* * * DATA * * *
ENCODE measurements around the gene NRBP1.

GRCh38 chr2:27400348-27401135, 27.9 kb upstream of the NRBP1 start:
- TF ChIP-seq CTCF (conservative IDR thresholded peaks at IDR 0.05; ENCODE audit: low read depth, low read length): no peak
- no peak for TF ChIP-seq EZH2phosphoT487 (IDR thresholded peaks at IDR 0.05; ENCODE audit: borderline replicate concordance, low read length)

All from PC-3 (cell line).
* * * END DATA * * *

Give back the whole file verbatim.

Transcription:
ENCODE measurements around the gene NRBP1.

GRCh38 chr2:27400348-27401135, 27.9 kb upstream of the NRBP1 start:
- TF ChIP-seq CTCF (conservative IDR thresholded peaks at IDR 0.05; ENCODE audit: low read depth, low read length): no peak
- no peak for TF ChIP-seq EZH2phosphoT487 (IDR thresholded peaks at IDR 0.05; ENCODE audit: borderline replicate concordance, low read length)

All from PC-3 (cell line).